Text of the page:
This past summer, Williams installed a Generation Conscious laundry detergent refill station in Mission Park, a first-year dormitory and one of three dining halls on campus. Based in New York City, Generation Conscious (GenCo) develops and sells environmentally sustainable hygiene products and works with partners to increase access to these products for low-income and BIPOC communities most affected by climate change. GenCo’s laundry detergent sheets will improve hygiene security for Williams students, reduce the plastic and water waste students generate, and initiate a conversation about circular economies, alternative business models, and environmental justice.
The refill station is plugged into an outlet in the lobby of Mission and dispenses 10 detergent sheets each time a student enters their email address into the machine. Throughout the 2022-23 academic year, all Williams students will have an unlimited number of free refills per the school’s contract with Generation Conscious. In addition, GenCo hires Williams students as interns who will maintain the machine, promote awareness of the company’s products and values, collect feedback on a regular basis, and determine the demand for more refill stations in the future. In particular, GenCo encourages first-generation, low-income, and/or BIPOC students to apply.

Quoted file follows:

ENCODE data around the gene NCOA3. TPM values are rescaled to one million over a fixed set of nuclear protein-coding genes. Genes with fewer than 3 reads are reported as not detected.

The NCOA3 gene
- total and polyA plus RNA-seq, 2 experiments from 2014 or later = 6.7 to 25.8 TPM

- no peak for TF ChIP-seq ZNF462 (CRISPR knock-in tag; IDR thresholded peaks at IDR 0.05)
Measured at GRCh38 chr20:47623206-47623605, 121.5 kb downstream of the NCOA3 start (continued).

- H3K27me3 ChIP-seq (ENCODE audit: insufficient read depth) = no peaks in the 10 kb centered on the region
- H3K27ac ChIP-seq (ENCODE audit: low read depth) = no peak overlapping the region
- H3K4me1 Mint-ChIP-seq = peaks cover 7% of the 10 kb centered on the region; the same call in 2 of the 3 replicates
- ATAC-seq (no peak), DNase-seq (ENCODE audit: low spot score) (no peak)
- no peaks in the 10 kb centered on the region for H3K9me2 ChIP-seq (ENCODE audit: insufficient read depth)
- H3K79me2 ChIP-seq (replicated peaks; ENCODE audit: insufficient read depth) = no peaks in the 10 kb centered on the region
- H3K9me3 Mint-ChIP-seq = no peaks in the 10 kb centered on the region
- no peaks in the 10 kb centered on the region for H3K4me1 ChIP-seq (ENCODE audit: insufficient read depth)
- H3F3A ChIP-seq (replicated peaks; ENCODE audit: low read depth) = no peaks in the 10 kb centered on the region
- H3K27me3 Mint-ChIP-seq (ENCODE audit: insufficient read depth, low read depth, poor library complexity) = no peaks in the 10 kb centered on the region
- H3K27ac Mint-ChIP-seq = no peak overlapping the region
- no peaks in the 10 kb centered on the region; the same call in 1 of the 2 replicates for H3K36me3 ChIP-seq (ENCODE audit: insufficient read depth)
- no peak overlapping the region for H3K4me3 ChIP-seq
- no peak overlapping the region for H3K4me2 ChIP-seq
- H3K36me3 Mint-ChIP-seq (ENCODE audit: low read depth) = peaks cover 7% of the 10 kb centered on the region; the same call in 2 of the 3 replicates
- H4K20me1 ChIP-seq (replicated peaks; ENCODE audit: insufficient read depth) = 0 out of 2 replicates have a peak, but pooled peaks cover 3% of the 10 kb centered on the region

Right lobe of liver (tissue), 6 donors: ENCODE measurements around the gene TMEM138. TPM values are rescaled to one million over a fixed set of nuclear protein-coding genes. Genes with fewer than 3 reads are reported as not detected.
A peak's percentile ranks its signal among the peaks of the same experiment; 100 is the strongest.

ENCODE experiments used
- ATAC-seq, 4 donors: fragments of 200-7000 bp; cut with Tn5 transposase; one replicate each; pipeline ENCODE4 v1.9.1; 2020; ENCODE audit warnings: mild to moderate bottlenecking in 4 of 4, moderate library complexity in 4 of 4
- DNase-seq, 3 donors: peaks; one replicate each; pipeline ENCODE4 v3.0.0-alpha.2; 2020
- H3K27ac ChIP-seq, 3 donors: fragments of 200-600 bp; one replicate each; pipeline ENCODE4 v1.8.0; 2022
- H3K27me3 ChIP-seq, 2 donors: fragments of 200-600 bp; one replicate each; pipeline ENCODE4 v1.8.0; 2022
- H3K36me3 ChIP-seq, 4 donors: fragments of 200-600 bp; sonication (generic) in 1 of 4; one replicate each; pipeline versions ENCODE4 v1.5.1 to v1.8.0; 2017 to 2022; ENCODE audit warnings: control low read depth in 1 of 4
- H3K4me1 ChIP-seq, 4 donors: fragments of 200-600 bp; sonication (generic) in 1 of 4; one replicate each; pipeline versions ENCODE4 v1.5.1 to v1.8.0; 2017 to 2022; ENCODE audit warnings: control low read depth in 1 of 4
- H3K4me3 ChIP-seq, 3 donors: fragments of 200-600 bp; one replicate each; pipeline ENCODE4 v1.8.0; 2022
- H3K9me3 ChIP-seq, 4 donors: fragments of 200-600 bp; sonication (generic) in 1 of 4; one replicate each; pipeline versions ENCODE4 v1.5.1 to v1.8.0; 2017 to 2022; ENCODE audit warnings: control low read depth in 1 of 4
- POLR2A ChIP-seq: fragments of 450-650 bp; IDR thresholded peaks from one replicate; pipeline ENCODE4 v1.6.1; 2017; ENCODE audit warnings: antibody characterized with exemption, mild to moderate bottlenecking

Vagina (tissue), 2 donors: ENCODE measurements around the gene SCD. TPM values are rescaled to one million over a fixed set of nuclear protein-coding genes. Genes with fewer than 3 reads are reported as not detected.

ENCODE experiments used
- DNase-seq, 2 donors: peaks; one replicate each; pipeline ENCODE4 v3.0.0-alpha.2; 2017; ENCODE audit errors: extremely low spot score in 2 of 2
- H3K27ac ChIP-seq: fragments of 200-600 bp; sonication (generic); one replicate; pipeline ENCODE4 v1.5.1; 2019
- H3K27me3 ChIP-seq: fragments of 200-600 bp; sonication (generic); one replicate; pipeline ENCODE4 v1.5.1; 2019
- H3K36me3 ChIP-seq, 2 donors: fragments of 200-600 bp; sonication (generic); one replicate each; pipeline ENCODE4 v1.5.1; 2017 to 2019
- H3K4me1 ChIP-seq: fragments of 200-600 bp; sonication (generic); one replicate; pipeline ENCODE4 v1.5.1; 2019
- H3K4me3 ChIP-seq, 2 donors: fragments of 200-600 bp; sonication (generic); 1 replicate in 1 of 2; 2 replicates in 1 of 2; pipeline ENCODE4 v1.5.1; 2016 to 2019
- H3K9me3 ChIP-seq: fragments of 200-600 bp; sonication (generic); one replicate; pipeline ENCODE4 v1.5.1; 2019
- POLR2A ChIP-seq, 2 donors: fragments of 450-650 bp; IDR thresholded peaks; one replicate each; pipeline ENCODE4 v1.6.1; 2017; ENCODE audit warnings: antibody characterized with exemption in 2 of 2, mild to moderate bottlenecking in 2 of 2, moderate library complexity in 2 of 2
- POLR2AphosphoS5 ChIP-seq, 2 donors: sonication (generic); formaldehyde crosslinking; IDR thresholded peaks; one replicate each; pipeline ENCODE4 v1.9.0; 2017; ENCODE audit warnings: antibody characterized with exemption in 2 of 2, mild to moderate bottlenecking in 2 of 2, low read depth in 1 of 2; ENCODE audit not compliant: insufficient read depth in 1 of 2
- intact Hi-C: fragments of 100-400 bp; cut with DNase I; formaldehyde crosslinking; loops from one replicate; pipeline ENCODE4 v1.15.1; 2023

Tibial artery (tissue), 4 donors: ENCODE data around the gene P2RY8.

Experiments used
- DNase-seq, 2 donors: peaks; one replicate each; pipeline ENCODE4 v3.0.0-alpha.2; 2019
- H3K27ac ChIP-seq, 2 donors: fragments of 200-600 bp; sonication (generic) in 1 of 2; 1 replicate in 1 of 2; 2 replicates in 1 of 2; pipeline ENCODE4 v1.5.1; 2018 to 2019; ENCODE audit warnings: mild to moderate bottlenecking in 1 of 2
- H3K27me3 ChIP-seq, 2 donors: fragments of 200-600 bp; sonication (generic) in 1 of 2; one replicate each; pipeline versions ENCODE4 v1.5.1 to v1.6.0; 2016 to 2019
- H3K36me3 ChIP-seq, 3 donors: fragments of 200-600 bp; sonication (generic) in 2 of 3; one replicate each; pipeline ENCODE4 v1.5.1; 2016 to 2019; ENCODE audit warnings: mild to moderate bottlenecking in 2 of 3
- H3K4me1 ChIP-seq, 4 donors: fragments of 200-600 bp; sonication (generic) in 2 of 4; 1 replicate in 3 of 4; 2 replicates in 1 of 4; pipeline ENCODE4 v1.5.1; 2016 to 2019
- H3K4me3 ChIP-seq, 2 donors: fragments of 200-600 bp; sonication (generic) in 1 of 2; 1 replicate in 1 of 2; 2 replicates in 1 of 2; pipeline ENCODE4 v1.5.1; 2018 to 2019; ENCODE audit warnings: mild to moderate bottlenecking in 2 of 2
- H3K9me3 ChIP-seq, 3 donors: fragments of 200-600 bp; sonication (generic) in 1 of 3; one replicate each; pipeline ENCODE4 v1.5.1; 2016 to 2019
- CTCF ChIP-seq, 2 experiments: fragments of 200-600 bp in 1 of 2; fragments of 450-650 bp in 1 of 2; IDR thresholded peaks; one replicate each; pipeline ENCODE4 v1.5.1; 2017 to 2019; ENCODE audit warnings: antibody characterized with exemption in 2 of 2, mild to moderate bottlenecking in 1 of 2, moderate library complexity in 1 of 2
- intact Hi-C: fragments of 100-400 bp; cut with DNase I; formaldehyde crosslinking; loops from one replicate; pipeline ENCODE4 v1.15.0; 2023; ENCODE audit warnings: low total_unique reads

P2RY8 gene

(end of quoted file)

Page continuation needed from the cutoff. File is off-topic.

In addition to the refill station and detergent sheets, Williams purchased 150 aluminum tins that students can use to carry the sheets. Because more than 150 students are expected to use the machine—and because aluminum is a carbon-intensive product—GenCo wants to identify alternative carrying cases and will run a semester-long contest for the most creative container made from recycled materials. The winner will receive a cash prize, and their container might even be exhibited at the fall Big Art Show.
The Zilkha Center and its campus partners are thrilled to bring Generation Conscious to Williams as we work toward reducing waste on campus and furthering environmental justice.
The GenCo refill station is located in the lobby of Mission Park; upon entering the building, it is immediately on your right.
To use the machine, enter your unix on the touch screen and select “scented” or “unscented.” (In the words of one student, the scented kind smells like “the platonic ideal of fresh laundry.” It’s a fan favorite.) Wait for the machine to dispense 10 sheets, put them in your aluminum tin or recycled container, and store them in your backpack or clothes hamper.
When you’re ready to do laundry, tear a detergent sheet into quarters, throw all four directly into the washing machine, and hit “start.” One detergent sheet is needed for one load of laundry.
- The GenCo refill station and detergent sheets reduce packaging waste and transportation emissions, resulting in a more environmentally benign system than Tide Pods, the current market leader in laundry detergent.